ROEL LOOPERS has resigned as Fremantle Society president—again—saying he intends to contest city ward at the October council elections.
The local photographer, who has quit the heritage group’s top job twice now, says the council “lacks leaders” and he wants to “make a difference”.
Mr Loopers is particularly critical of CEO Graeme Mackenzie and wants mayor Brad Pettitt to show more authority.
“In my opinion I don’t think the CEO is a great leader and that waters down to middle management and that needs to change,” he told the Herald.
“The CEO gets reviewed every year and I hope I can be part of the push to either get the CEO to perform better or we change him for a better CEO.
“It’s very well known that people on council are not happy with the performance of some of the administration.
“But I don’t want to generalise and say we have 550 duds at the council because there are some excellent staff.
“That also means we need better leadership from the mayor—he needs to be more assertive and direct the CEO better.”
Mr Mackenzie says “people are entitled to their opinions”.
“At the end of the day the council and city administration will be judged on outcomes, so that’s what our focus is and always will be”.
Mr Mackenzie says he is accountable to “the council, senior staff and external stakeholders” while the council as a whole is accountable to ratepayers.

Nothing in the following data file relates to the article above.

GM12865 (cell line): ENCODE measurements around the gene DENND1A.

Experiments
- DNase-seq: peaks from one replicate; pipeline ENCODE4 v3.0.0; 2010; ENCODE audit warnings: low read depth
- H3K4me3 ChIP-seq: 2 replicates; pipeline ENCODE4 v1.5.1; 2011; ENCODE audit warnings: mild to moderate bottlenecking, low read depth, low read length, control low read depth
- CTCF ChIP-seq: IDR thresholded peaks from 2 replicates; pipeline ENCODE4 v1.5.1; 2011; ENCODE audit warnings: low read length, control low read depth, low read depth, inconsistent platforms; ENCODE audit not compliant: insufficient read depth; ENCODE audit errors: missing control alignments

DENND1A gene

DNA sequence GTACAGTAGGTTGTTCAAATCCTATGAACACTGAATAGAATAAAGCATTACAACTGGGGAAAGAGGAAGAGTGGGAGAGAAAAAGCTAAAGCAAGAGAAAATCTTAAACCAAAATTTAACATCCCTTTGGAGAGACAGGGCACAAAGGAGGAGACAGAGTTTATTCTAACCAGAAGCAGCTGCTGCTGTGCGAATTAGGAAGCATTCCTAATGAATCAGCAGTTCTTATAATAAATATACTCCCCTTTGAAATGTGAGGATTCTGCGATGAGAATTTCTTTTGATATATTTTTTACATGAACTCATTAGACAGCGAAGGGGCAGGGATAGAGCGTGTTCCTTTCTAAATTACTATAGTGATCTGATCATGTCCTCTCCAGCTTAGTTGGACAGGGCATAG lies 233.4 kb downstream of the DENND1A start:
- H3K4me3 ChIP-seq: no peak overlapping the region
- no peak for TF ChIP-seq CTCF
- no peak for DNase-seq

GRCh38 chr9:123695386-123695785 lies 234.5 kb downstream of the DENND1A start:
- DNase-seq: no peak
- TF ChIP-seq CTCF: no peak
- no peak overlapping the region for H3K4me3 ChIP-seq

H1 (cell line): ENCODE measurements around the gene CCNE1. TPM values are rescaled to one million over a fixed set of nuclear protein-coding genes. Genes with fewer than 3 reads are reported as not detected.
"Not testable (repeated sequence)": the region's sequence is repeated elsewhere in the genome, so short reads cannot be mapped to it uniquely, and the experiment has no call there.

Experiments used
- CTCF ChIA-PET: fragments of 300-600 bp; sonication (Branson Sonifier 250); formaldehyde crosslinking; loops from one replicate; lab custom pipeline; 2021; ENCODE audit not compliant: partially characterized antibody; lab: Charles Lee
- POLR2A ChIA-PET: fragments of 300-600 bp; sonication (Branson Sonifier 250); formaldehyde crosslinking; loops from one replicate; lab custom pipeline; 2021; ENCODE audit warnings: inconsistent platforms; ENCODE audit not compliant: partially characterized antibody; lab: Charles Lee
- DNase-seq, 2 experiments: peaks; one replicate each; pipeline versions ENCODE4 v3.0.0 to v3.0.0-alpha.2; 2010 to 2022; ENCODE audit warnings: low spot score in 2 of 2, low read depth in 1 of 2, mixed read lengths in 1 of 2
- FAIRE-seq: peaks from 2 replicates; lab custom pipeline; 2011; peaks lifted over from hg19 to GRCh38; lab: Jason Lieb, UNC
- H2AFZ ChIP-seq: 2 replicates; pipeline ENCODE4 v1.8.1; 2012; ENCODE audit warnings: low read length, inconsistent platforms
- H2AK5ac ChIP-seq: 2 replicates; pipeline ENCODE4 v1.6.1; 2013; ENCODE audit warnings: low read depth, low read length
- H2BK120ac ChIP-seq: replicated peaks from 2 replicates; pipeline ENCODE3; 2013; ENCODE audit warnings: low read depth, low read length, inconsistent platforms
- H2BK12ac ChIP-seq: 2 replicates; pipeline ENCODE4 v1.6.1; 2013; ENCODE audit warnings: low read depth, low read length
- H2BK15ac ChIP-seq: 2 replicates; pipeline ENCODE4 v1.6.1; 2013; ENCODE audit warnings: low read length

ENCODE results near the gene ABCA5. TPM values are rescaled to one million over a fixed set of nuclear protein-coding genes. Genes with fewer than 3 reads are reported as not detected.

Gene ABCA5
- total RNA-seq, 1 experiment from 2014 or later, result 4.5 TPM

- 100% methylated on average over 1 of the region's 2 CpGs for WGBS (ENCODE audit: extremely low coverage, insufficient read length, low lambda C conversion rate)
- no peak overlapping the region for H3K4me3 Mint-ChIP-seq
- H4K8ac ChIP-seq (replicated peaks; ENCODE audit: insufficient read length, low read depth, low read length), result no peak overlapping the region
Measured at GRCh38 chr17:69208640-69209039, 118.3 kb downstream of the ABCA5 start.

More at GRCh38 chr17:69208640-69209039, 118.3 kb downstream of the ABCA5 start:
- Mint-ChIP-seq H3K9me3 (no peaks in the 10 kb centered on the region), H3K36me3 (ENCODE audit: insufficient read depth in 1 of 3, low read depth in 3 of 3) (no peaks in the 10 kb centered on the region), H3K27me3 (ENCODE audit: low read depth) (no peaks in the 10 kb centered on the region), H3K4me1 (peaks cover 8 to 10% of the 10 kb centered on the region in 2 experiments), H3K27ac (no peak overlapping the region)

Mr Loopers is “worried” however that the council has stopped listening to residents.
“I am very concerned about what I perceive is arrogance by the council. We take part in lots of community workshops and at the end we are completely ignored, because the outcome is already pre-determined by council.
“The city of Fremantle lacks good communication skills so it’s about getting the communication going both ways.”
Mr Loopers says the most critical issue facing the CBD is its struggling retail sector.
“We need to approach retail in the city as if it was a shopping centre or what the English call the High Street approach,” he says.
“And I would love to see an Apple Mac store in Fremantle. We have five-and-half-thousand students who all go to bars and do their shopping here. We need to find ways of keeping them here rather than them getting on the bus at night.”
The 65-year-old is confident his outspoken criticisms of the council won’t affect his working relationships with councillors if elected.
“I have great respect for what the councillors are doing and I have tried over the years not be become personal by sticking to the issues,” he says.
“I’m only going to be one of 12 people on council.”
by BRENDAN FOSTER